|Cole, Noel - Andy|
Submitted to: Journal of Animal Science Supplement
Publication Type: Abstract only
Publication Acceptance Date: 4/22/2003
Publication Date: 6/22/2003
Citation: Gueye, A., Richardson, C. R., Mikus, J. H., Nunnery, G. A., Cole, N. A., Greene, L. W. Effects of Dietary Crude Protein on Serum and Urine Urea Nitrogen in Feedlot Steers. 2003. Journal of Animal Science. 2003. v. 81(Suppl.1). p. 210. Abstract No. M130. Interpretive Summary:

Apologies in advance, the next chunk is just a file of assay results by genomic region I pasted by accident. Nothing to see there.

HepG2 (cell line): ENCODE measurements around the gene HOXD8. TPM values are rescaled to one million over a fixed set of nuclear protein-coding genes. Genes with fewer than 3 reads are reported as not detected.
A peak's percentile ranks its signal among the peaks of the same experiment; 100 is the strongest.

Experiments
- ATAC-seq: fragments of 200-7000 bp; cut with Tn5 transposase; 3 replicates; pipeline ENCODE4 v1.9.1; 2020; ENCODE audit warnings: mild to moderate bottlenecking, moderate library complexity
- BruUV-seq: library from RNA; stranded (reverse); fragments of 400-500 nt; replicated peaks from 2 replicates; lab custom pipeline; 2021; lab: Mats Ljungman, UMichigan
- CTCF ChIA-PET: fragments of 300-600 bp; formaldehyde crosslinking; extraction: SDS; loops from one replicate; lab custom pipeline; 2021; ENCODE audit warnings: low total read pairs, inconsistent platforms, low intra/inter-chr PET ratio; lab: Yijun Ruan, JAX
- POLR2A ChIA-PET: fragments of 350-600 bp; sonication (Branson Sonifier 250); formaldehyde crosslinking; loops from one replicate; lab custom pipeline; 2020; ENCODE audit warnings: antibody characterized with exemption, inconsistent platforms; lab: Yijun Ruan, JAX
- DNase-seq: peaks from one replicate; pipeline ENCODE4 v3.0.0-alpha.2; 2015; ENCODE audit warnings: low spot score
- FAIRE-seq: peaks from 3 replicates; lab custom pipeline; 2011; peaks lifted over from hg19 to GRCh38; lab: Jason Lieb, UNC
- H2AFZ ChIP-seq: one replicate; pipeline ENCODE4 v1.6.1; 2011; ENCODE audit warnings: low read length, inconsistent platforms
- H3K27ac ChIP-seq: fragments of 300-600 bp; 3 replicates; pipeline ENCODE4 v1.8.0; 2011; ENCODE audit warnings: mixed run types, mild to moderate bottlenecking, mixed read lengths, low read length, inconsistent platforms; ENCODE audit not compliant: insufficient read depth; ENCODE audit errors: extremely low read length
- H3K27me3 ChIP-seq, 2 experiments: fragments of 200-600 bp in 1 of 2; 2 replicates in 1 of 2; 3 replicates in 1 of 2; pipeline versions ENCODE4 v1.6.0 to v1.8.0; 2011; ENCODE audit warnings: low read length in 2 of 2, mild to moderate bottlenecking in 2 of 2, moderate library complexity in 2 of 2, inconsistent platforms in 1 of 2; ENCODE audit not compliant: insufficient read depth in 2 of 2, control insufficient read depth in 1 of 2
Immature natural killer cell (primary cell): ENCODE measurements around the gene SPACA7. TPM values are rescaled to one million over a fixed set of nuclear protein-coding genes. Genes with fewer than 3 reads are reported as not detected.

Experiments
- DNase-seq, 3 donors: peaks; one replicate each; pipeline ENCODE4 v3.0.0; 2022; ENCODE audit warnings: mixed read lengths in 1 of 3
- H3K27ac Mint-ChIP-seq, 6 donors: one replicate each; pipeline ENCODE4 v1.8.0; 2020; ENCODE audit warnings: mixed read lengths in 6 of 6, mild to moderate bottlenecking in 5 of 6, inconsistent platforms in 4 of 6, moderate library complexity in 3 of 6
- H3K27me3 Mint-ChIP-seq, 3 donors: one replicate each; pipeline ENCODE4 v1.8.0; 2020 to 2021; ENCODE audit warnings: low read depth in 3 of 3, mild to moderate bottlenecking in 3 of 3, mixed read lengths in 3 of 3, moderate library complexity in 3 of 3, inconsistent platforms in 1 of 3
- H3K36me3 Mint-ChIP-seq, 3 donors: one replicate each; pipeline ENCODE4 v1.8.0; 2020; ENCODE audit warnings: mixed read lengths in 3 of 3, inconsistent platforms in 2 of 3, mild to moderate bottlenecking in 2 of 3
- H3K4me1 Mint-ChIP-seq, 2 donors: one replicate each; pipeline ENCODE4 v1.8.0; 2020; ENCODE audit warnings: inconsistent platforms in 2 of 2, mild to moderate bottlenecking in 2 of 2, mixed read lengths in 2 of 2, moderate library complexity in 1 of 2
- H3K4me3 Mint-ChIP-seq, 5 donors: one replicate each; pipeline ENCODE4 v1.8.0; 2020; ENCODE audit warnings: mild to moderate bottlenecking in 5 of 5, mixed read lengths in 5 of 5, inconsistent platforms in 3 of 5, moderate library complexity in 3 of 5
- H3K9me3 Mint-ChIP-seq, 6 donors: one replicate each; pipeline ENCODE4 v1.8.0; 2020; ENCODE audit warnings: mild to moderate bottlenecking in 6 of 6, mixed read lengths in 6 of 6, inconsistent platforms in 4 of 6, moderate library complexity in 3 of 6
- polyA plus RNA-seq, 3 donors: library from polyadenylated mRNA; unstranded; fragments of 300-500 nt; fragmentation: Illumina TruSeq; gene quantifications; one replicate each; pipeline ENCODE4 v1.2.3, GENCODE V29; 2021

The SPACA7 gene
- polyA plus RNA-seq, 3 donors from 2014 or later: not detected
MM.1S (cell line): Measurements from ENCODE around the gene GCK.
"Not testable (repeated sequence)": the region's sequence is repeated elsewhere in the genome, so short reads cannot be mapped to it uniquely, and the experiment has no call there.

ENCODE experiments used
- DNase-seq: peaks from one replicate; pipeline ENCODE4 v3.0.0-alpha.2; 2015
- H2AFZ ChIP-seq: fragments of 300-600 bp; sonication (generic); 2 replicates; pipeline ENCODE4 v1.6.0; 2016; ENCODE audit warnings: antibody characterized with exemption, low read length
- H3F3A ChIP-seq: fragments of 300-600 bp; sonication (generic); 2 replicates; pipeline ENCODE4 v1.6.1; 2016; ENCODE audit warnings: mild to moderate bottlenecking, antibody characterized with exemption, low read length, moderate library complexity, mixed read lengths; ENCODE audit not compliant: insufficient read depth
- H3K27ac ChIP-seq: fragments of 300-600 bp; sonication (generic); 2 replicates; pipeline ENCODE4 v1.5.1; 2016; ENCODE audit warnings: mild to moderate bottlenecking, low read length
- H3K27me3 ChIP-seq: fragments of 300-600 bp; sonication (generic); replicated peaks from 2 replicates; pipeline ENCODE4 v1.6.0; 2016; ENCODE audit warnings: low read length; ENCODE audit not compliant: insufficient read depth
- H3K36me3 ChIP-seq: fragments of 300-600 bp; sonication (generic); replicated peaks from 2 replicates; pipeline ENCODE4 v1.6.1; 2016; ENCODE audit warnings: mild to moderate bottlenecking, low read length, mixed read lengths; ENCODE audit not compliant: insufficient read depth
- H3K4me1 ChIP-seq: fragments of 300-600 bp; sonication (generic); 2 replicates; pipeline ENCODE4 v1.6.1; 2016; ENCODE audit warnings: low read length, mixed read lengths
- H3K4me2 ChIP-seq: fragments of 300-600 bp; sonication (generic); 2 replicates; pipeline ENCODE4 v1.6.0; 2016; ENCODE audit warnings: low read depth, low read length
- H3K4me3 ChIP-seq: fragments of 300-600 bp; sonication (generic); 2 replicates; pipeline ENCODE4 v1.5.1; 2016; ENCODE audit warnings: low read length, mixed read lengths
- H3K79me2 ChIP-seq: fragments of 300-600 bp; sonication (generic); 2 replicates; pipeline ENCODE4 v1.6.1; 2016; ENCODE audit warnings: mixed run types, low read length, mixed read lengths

Technical Abstract: We evaluated the effects of dietary CP concentration and source on serum urea N (SUN) and urine urea N (UUN). A metabolism trial with three collection periods (approximately d 35, 95, and 155 on feed) was conducted using twenty seven crossbred steers (average BW = 353.2 ± 8.4 kg). Treatments were arranged in a factorial design and consisted of three dietary CP concentrations (11.5, 13.0, and 14.5%) and three supplemental urea:cottonseed meal (CSM) ratios (100:0, 50:50, and 0:100 of supplemental nitrogen). During each collection period, steers were housed in individual metabolism stalls; urine collected and frozen; and blood samples obtained via jugular venipuncture. Collection periods consisted of a 2- to 5-d adjustment period followed by a 5-d collection period. On d 35 on feed, SUN as steers entered the stalls (SUN-in) increased linearly (P = 0.001) with increasing CP concentration. Urine urea nitrogen (mg/dL) responded linearly (P < 0.05) to increasing CP concentration, and steers in the 50:50 treatment tended (P = 0.10) to have higher UUN than steers in the 0:100 treatment. On d 95 on feed, SUN-in and SUN as steers exited the stalls (SUN-out) increased linearly (P = 0.03 and P = 0.009, respectively) when dietary CP increased from 11.5 to 14.5%. Urine urea N linearly (P < 0.0001) increased with increasing CP. On d 155 on feed, SUN-in and SUN-out linearly increased (P = 0.005 and P = 0.003, respectively) with increasing CP concentration. Urine output increased linearly (P = 0.009) when CP level increased from 11.5 to 14.5%. Increasing CP concentration produced a linear increase (P = 0.04) in UUN (mg/dL). Urine urea N (% of UN) decreased linearly (P = 0.007) with increasing CP. Results suggest that the amount and degradability of dietary protein affect urea metabolism by feedlot steers, as evidenced by changes in serum and urinary urea nitrogen.